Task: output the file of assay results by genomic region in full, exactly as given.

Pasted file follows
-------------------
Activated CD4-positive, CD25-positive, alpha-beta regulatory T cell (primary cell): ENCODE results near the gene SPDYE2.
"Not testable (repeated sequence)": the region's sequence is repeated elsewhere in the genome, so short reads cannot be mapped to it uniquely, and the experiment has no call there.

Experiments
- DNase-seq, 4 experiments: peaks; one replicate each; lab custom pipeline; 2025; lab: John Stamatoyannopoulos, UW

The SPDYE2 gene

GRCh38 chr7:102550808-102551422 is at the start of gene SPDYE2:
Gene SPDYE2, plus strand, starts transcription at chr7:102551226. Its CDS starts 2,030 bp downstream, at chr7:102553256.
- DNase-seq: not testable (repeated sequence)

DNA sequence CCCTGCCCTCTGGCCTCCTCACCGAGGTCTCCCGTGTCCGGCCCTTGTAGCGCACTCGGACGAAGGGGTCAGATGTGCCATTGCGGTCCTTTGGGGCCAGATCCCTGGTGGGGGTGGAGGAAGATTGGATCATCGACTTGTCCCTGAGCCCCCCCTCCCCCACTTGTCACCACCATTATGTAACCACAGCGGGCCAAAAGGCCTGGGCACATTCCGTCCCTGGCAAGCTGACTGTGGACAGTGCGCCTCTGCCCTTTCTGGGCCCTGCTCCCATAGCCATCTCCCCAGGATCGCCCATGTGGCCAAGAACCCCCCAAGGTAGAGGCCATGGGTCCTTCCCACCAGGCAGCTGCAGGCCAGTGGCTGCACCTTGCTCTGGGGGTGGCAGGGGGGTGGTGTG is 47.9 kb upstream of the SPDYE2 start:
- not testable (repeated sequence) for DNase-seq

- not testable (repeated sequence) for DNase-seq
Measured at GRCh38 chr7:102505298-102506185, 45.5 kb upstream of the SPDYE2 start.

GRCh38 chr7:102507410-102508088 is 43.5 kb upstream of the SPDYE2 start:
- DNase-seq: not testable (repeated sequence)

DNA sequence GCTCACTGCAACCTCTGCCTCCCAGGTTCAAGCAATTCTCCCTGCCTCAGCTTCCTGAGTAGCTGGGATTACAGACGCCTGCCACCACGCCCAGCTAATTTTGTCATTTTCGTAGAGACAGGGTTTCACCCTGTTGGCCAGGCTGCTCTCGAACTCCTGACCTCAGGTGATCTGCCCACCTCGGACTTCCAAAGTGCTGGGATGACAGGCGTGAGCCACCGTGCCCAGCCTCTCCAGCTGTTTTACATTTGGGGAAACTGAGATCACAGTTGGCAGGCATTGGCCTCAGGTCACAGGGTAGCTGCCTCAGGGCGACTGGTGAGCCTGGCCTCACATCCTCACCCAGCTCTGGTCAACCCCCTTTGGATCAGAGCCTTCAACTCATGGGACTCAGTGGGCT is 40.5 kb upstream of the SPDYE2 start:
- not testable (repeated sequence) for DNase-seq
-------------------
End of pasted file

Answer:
Activated CD4-positive, CD25-positive, alpha-beta regulatory T cell (primary cell): ENCODE results near the gene SPDYE2.
"Not testable (repeated sequence)": the region's sequence is repeated elsewhere in the genome, so short reads cannot be mapped to it uniquely, and the experiment has no call there.

Experiments
- DNase-seq, 4 experiments: peaks; one replicate each; lab custom pipeline; 2025; lab: John Stamatoyannopoulos, UW

The SPDYE2 gene

GRCh38 chr7:102550808-102551422 is at the start of gene SPDYE2:
Gene SPDYE2, plus strand, starts transcription at chr7:102551226. Its CDS starts 2,030 bp downstream, at chr7:102553256.
- DNase-seq: not testable (repeated sequence)

DNA sequence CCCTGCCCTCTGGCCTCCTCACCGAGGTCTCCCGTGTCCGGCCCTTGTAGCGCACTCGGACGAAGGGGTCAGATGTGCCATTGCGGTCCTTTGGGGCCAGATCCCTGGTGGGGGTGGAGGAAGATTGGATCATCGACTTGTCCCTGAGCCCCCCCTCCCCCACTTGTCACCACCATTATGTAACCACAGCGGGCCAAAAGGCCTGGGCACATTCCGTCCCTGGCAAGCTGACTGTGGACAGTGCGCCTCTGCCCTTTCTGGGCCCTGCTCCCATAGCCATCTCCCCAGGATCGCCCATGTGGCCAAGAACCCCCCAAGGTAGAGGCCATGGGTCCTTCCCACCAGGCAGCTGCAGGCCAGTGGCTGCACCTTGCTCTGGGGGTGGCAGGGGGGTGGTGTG is 47.9 kb upstream of the SPDYE2 start:
- not testable (repeated sequence) for DNase-seq

- not testable (repeated sequence) for DNase-seq
Measured at GRCh38 chr7:102505298-102506185, 45.5 kb upstream of the SPDYE2 start.

GRCh38 chr7:102507410-102508088 is 43.5 kb upstream of the SPDYE2 start:
- DNase-seq: not testable (repeated sequence)

DNA sequence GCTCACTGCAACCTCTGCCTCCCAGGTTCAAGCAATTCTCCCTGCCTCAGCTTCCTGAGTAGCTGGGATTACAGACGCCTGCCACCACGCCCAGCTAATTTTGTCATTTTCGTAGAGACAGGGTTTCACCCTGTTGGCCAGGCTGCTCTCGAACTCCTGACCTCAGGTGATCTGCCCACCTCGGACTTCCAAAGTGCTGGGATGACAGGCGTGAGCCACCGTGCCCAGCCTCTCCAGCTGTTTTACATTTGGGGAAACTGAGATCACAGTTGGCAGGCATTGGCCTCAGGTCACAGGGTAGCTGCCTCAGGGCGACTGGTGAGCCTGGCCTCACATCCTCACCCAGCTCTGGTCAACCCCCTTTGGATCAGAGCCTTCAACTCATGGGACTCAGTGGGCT is 40.5 kb upstream of the SPDYE2 start:
- not testable (repeated sequence) for DNase-seq